British Honorary Consul of Czech-Roma origin faces discrimination in Prague restaurant

Roma rights activist Petr Torák, who left the country after Neo-Nazi attacks, encounters discrimination in a Prague restaurant upon his return. Staff

Written by Staff Published on 10.06.2022 12:29:00 (updated on 12.06.2022) Reading time: 3 minutes

Former police officer and human rights activist Petr Torák left the Czech Republic due to discrimination in 1999. Upon his recent return visit to Prague, the Czech-Roma man endured a painful reminder of why he left over twenty years ago.

Torák recently took to social media to describe an incident that occured at a Prague restaurant over the weekend. He says that his restaurant experience reflects the deep prejudice the Roma community still faces in the Czech Republic.

On Sunday afternoon, following an interview he gave with Czech Radio, he says he sat down at Švejk restaurant near the Můstek metro station. He described what happened next on his Facebook account.

According to the post, Torák sat down at a table and asked the waiter for water with lemon and a menu. But 30 minutes later, the waiter still hadn't served Torák and continued to help other customers.

"After several attempts to get the attention of the waiter, he came but did not even apologize and unwillingly brought a small plastic bottle of water, put it on the table, and left," Torák writes in the post.


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"10 minutes later, I lost my patience, I called him and told him I was not interested in this kind of service and that I was leaving. And the waiter replied, 'Well, finally!'"

The former police officer, who was named Honorary Consul of the Czech Republic in the United Kingdom, recently returned to his home country for a visit with his British colleagues, also of Roma descent.

Torák told Czech news server that he was shocked by the waiter's treatment and left. "It simply came to my notice then, something like this had never happened to me in England. In addition, there was no reason not to serve me, I was decently dressed and I spoke politely," he said.

Torák says that the staff discriminated against him due to his Roma origin as everyone else was served without incident. He said his Roma companions had had similar experiences in another Prague restaurant and a hotel recently.

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The restaurant denies that the waiter treated Torak differently. "There was no discrimination here. We have two Roma and two Mongolians employed here," said one of the restaurant's managers.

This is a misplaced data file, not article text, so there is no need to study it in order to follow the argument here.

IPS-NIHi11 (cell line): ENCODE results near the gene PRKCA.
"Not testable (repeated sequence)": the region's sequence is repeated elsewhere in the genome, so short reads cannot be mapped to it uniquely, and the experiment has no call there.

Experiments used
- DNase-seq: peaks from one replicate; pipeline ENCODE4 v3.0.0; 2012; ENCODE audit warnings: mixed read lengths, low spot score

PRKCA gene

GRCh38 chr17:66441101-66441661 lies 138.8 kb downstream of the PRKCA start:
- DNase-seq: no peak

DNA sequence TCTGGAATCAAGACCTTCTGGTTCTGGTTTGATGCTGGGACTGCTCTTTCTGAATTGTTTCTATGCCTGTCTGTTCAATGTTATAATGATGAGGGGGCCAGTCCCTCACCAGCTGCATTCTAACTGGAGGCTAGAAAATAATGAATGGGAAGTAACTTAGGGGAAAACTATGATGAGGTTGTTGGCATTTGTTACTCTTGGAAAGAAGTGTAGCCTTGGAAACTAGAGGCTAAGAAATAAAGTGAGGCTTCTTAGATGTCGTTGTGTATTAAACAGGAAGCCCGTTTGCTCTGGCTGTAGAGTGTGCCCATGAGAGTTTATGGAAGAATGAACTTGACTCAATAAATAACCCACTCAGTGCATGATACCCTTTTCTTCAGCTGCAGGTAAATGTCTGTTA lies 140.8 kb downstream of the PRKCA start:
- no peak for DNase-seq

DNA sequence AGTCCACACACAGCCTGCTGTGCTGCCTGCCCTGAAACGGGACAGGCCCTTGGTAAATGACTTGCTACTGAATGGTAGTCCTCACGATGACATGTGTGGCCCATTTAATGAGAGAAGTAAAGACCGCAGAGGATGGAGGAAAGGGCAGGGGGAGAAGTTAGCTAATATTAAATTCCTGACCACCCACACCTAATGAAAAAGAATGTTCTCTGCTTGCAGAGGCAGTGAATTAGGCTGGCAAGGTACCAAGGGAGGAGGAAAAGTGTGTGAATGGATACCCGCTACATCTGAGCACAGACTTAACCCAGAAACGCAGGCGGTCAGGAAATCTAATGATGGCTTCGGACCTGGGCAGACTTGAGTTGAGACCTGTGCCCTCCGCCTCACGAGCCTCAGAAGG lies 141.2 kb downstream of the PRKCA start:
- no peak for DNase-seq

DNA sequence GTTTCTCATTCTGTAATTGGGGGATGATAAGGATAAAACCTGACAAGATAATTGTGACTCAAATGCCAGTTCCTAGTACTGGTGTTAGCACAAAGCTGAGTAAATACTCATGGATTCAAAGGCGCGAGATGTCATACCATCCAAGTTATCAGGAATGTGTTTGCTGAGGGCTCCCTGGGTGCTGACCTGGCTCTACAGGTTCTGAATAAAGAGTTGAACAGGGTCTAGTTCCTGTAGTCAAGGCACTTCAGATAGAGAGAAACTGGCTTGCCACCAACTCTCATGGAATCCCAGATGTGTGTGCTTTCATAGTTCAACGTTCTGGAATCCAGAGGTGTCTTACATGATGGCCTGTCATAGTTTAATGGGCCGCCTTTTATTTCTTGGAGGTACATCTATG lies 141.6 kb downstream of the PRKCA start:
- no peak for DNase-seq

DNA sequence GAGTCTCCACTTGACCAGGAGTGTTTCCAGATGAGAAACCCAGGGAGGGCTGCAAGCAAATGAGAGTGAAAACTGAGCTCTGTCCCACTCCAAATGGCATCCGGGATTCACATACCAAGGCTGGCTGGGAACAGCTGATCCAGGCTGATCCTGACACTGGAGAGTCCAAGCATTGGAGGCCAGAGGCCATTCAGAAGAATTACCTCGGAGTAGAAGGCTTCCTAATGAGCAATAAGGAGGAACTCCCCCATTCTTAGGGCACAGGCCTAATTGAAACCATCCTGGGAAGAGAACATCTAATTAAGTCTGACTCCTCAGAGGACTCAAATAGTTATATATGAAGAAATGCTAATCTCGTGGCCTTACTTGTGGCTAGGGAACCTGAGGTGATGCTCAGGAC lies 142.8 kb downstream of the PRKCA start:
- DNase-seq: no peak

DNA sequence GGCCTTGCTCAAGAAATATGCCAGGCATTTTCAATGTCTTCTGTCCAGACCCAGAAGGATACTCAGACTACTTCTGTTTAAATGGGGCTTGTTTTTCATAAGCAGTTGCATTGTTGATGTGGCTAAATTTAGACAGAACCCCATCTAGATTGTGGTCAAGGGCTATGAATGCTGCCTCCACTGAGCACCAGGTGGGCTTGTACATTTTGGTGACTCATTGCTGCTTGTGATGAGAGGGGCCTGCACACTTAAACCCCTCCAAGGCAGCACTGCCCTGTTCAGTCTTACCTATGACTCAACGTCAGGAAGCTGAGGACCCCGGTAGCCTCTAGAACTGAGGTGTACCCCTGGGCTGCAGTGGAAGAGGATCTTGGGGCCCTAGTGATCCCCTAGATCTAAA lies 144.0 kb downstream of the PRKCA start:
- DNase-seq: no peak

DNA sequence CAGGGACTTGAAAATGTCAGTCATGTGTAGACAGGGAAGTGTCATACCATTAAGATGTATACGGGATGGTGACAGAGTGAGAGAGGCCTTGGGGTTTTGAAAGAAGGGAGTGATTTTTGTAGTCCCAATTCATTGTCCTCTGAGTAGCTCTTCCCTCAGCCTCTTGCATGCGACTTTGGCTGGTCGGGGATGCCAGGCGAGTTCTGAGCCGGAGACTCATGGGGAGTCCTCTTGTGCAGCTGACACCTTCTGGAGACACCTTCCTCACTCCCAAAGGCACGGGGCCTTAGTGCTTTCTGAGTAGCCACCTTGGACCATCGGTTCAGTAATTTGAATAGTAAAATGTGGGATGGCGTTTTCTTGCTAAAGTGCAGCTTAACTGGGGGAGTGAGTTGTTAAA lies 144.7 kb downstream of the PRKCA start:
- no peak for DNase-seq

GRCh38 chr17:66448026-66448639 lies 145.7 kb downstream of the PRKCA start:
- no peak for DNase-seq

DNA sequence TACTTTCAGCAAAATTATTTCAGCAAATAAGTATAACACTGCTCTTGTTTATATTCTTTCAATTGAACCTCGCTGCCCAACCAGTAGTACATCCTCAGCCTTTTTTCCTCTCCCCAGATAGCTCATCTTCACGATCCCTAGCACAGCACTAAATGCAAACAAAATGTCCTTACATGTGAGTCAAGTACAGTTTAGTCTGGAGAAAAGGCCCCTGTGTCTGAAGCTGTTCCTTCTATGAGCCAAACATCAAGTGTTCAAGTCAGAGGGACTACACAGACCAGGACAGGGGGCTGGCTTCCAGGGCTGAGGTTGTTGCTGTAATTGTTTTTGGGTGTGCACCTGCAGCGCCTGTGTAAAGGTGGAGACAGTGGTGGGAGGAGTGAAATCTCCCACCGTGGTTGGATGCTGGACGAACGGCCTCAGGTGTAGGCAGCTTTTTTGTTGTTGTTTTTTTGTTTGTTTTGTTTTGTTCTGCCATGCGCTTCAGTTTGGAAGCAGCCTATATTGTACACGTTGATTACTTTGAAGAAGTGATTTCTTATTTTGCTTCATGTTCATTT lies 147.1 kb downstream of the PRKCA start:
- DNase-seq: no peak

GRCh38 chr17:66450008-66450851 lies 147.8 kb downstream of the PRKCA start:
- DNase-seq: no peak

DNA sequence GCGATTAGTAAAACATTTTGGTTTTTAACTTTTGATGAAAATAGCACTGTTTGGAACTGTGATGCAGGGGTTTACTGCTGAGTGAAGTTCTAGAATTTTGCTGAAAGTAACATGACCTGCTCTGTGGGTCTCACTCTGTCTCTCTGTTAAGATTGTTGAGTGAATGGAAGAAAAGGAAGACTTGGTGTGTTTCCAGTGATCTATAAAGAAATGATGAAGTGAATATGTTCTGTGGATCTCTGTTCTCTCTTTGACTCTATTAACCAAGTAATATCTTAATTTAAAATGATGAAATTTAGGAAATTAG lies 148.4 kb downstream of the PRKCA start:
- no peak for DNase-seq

He added that if anyone felt discriminated against, they should have contacted them immediately and not addressed the issue on social media.

Torák's family left Liberec in North Bohemia after alleged repeated physical attacks by Neo-Nazis. In Britain, he worked for the local police for years, receiving an award from the Order of the British Empire for his work for the Roma community in 2015.

In the UK, he worked as a police officer, working with minorities and immigrant communities. He co-founded the community partnership COMPAS (Community Partnership Group), which served to provide education and leisure activities for the Czech and Slovak communities living in Peterborough. He created an association that aims to help Roma police officers.

Between 2018 and 2020, he served as a member of the Czech Government Council for Roma Minority Affairs, and a year later he became the Honorary Consul of the Czech Republic in Peterborough.

Despite Torák's recent experience, he believes that the attitude toward the Roma people in the Czech Republic is improving.

"People are no longer attacked as often. However, the system still needs to be improved. I want everyone, regardless of skin color, to feel that the Czech Republic is a safe country and a home," he added.

Recent data from the Interior Ministry suggests that the number of hate attacks on Roma people increased last year. The number of hate crimes targeting Roma people rose from 19 to 33 year on year. Last year, they made up 30.6 percent of all registered hate crimes.

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